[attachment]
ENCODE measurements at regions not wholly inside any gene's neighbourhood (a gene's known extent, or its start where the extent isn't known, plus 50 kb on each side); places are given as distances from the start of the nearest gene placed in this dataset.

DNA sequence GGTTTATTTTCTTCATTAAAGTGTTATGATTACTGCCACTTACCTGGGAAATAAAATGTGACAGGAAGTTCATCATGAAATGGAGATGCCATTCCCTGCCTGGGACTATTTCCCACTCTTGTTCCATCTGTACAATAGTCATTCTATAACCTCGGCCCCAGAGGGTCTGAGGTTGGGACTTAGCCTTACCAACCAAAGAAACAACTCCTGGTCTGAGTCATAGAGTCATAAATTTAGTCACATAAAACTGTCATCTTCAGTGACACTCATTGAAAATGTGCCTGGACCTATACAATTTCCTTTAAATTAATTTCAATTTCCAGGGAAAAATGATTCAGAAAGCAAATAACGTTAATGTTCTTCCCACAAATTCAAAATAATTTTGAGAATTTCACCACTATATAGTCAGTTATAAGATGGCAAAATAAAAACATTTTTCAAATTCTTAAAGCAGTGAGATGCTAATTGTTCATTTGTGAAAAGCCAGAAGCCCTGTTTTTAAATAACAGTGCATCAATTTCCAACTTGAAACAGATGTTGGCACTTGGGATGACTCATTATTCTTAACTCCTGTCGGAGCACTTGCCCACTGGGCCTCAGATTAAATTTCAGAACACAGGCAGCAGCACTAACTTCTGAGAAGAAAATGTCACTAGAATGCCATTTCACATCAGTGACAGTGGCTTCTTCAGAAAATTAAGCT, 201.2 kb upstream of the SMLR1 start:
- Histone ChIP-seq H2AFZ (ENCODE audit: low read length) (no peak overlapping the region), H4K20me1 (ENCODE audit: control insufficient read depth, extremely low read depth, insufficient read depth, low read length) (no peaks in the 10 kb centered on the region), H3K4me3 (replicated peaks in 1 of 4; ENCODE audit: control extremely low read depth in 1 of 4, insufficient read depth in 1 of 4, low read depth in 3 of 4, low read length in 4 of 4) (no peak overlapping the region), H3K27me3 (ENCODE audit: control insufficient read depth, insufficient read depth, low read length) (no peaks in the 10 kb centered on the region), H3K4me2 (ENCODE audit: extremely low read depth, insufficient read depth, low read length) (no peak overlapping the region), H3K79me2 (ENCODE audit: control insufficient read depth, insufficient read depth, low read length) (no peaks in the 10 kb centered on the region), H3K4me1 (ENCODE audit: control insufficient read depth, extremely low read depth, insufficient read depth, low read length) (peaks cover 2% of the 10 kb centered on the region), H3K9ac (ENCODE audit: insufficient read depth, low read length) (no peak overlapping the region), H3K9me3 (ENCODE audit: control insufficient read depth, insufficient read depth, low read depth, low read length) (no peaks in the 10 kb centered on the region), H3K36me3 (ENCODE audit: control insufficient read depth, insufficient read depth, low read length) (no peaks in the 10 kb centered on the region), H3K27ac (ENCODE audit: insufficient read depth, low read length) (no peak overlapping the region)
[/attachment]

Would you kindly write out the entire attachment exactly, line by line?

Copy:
ENCODE measurements at regions not wholly inside any gene's neighbourhood (a gene's known extent, or its start where the extent isn't known, plus 50 kb on each side); places are given as distances from the start of the nearest gene placed in this dataset.

DNA sequence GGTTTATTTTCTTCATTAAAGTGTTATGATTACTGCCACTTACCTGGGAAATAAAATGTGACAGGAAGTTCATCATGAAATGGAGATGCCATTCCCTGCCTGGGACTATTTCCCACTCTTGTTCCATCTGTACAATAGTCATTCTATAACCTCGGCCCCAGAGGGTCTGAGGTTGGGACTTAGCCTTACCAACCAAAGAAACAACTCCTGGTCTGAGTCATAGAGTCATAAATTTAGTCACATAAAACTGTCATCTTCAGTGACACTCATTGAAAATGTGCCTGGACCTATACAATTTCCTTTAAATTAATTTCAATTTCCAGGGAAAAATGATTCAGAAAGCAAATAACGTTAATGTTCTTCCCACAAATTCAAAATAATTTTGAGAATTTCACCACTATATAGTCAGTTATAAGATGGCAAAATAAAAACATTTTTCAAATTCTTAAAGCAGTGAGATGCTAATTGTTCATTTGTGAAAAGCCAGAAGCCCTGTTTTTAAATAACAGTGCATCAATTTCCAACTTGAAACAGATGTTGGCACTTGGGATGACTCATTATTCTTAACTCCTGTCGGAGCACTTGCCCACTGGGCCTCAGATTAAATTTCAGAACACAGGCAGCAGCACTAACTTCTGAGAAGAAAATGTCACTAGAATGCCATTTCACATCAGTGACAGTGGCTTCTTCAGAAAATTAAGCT, 201.2 kb upstream of the SMLR1 start:
- Histone ChIP-seq H2AFZ (ENCODE audit: low read length) (no peak overlapping the region), H4K20me1 (ENCODE audit: control insufficient read depth, extremely low read depth, insufficient read depth, low read length) (no peaks in the 10 kb centered on the region), H3K4me3 (replicated peaks in 1 of 4; ENCODE audit: control extremely low read depth in 1 of 4, insufficient read depth in 1 of 4, low read depth in 3 of 4, low read length in 4 of 4) (no peak overlapping the region), H3K27me3 (ENCODE audit: control insufficient read depth, insufficient read depth, low read length) (no peaks in the 10 kb centered on the region), H3K4me2 (ENCODE audit: extremely low read depth, insufficient read depth, low read length) (no peak overlapping the region), H3K79me2 (ENCODE audit: control insufficient read depth, insufficient read depth, low read length) (no peaks in the 10 kb centered on the region), H3K4me1 (ENCODE audit: control insufficient read depth, extremely low read depth, insufficient read depth, low read length) (peaks cover 2% of the 10 kb centered on the region), H3K9ac (ENCODE audit: insufficient read depth, low read length) (no peak overlapping the region), H3K9me3 (ENCODE audit: control insufficient read depth, insufficient read depth, low read depth, low read length) (no peaks in the 10 kb centered on the region), H3K36me3 (ENCODE audit: control insufficient read depth, insufficient read depth, low read length) (no peaks in the 10 kb centered on the region), H3K27ac (ENCODE audit: insufficient read depth, low read length) (no peak overlapping the region)